It is that time of the year again to look back on the previous 12 months to see what piqued the interest of our readers.
Looking through the data for the annual Year in Review article is always an interesting exercise because it tends to give a good insight into the key agenda items of asset owners.
This year’s top stories did not disappoint in this regard.
By far the most read article of 2021 was an interview with Brnic Van Wyk and Ben Hillier, who designed QSuper’s new retirement strategy.
Retirement has featured highly on the agenda of many superannuation funds as the Retirement Covenant will come into force on 1 July 2022.
QSuper is one of the first cabs off the rank with a Comprehensive Income Product for Retirement-style option. As such, many eyes were trained on the fund to see what it would come up with. QSuper’s product has the unique feature of giving members the choice to buy into an income stream with the guarantee that they, at the minimum, get back the money they put in.
In second place, we find an interview with Brett Chatsfield, the Deputy Chief Investment Officer of Cbus, talking about its progress on the internalisation of asset management functions. Internalisation is a big topic as most of the largest funds in Australia are going down this route in some form or another.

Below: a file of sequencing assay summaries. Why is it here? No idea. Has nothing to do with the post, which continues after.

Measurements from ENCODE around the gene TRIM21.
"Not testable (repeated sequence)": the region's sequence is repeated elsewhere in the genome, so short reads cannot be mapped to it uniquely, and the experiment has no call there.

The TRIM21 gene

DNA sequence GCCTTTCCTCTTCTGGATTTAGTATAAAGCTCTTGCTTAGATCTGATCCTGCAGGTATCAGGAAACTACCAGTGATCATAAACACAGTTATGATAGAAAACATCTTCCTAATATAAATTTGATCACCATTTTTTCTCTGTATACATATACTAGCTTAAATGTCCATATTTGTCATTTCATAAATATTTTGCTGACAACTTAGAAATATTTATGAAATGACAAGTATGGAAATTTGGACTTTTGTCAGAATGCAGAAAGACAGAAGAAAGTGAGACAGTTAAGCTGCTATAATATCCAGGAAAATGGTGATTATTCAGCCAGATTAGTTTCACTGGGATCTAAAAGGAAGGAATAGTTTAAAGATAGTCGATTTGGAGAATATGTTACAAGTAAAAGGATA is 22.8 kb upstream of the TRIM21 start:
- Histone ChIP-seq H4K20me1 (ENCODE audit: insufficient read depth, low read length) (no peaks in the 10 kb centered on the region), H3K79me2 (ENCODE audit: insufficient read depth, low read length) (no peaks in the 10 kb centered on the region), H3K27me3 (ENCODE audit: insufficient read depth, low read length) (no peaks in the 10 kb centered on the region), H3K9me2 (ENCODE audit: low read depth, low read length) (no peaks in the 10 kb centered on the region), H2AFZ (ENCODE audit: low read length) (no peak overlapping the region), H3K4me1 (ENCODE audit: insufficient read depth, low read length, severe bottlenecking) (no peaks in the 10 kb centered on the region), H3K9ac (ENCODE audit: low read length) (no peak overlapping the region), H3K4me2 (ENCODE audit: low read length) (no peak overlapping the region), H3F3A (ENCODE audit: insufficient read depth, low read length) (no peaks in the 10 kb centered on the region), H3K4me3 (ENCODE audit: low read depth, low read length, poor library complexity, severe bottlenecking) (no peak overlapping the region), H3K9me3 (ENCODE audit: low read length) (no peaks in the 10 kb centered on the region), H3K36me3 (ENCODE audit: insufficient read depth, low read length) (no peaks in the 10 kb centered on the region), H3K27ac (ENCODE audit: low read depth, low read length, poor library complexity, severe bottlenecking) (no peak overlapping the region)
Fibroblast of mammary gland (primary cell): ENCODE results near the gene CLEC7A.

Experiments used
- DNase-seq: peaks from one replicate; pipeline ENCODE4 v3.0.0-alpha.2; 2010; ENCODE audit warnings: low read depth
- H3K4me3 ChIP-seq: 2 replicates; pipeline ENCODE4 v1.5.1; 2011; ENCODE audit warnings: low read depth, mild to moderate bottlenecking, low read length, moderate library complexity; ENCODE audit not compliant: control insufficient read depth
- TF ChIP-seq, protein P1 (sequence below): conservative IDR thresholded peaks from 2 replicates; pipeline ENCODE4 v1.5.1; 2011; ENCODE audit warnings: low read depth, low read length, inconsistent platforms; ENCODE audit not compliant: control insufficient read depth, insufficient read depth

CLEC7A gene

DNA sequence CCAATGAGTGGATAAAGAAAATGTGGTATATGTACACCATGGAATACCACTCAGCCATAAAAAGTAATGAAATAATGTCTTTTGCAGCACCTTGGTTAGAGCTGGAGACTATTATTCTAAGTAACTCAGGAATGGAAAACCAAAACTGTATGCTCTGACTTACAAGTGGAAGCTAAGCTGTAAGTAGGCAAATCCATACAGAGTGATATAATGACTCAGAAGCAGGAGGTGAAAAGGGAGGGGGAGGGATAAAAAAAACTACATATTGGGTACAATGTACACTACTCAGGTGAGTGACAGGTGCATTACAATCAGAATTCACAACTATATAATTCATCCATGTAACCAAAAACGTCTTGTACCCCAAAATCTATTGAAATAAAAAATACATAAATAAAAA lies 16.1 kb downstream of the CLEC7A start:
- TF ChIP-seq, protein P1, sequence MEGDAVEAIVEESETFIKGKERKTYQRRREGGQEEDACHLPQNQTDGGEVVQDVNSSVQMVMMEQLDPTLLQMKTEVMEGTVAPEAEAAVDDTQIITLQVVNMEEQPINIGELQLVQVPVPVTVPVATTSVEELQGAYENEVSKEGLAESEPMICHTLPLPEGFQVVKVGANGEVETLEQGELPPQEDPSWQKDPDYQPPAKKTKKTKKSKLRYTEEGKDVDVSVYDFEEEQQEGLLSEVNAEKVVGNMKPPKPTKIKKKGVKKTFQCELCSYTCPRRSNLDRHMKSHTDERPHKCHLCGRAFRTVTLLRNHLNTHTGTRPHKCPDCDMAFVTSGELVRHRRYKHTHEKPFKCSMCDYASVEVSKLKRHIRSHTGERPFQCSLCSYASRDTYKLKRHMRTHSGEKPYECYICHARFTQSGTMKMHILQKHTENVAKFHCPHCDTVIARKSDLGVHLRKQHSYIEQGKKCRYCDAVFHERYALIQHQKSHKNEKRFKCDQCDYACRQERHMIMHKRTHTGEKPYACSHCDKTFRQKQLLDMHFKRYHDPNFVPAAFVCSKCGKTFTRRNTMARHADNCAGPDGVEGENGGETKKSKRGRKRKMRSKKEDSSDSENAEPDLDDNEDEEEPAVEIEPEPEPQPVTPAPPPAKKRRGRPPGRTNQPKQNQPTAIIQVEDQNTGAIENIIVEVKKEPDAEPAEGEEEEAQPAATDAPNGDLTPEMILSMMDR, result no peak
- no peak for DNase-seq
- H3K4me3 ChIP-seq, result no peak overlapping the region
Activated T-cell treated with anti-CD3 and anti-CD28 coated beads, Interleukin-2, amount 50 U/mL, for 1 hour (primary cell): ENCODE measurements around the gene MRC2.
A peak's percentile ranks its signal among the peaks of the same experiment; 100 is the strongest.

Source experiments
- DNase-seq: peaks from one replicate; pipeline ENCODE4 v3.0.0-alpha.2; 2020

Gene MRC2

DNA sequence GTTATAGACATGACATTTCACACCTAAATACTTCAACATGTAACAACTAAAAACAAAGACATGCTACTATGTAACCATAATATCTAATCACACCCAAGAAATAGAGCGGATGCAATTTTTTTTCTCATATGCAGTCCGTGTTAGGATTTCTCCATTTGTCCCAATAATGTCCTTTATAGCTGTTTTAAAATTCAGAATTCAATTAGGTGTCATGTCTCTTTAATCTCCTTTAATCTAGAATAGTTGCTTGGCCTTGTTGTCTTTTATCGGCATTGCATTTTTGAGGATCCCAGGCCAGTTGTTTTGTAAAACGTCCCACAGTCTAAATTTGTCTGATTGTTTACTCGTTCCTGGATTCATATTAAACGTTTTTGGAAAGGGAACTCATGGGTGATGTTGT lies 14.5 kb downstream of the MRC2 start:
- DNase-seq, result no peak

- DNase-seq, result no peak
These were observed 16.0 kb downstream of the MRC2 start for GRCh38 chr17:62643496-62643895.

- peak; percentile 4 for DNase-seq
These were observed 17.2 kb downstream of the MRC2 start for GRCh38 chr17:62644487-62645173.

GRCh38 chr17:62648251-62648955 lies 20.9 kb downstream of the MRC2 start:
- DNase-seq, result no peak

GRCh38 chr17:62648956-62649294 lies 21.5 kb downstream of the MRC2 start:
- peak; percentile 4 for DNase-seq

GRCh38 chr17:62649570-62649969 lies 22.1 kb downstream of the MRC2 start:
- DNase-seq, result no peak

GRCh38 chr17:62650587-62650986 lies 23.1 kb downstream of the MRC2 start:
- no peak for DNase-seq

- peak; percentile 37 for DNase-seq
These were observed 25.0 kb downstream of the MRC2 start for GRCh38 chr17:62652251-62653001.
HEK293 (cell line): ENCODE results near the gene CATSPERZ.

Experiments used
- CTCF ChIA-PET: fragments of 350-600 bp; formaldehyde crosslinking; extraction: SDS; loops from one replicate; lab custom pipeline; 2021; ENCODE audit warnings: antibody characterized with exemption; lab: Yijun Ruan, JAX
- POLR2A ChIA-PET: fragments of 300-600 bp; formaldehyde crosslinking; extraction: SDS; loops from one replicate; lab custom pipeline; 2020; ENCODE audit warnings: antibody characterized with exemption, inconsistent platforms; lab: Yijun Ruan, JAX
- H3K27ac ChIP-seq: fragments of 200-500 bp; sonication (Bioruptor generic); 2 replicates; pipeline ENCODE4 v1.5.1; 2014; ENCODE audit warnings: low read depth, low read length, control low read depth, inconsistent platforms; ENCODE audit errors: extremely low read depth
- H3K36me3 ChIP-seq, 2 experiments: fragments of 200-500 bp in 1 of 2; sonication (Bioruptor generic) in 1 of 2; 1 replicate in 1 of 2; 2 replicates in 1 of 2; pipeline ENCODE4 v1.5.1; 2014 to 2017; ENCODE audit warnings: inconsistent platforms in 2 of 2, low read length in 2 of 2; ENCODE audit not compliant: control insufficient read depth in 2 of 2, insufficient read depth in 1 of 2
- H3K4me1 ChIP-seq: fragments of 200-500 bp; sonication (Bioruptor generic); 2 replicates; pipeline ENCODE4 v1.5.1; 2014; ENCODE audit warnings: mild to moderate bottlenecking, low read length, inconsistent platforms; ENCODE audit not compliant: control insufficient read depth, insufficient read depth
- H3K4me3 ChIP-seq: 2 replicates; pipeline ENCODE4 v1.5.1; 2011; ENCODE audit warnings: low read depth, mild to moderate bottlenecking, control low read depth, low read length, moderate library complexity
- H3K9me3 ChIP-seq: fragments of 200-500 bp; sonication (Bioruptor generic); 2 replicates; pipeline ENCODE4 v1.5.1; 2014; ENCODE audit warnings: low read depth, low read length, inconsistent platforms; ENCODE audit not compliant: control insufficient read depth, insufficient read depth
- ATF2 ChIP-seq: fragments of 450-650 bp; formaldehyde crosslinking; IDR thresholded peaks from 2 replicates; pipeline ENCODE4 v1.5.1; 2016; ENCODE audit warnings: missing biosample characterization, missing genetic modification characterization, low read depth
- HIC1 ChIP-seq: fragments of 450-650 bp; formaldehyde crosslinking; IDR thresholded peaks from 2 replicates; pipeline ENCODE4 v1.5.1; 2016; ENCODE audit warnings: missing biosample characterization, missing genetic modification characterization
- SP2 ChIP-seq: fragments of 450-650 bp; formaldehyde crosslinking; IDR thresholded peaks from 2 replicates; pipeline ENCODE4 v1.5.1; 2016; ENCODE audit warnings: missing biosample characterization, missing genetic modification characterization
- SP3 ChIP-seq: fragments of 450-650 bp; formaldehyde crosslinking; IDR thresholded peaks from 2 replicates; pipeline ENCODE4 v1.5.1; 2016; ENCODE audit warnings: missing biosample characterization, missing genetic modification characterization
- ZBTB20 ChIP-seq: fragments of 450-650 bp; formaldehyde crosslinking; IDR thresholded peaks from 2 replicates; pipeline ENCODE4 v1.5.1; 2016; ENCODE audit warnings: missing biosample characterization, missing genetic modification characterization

The topic of in-house management is not just related to scale, but also mergers. As Treasury, and in extension the Australian Prudential Regulation Authority (APRA), continue to push for smaller funds to merge with larger funds, the average scale of super funds continues to increase.
In combination with the pressures on cost, partly driven by the Your Future, Your Super (YFYS) legislation and the accompanying performance test, funds will look to do more internally. It is therefore no surprise many investors are keen to learn how Cbus goes about it.
In third place is AustralianSuper and its journey into Chinese A-shares. China remains a key talking point for many investors. As Chinese assets continue to be included in large indices, the need to introduce a dedicated allocation becomes more pressing.
But on the macro level, China has been in the headlines too. There has been much concern about the deeply impactful regulatory changes in the country that have affected real estate, education and healthcare.
The Chinese government has also stepped up its pressure on Chinese companies that have listed overseas to bring their listing back to domestic markets.
Although investors usually don’t make investment decisions based on macro trends, these regulatory changes have given many of them reason to pause any further allocations.
In fourth place is IOOF’s plans to expand co-investment projects in the alternative space. Florence Chong spoke with Manish Utreja, Head of Alternatives at IOOF, about expanding the number of co-investments the company makes in the alternative asset space as the fund is looking to gain greater control over its investments at a more efficient price point.
If there is one constant in the superannuation industry, then it is the high rate of change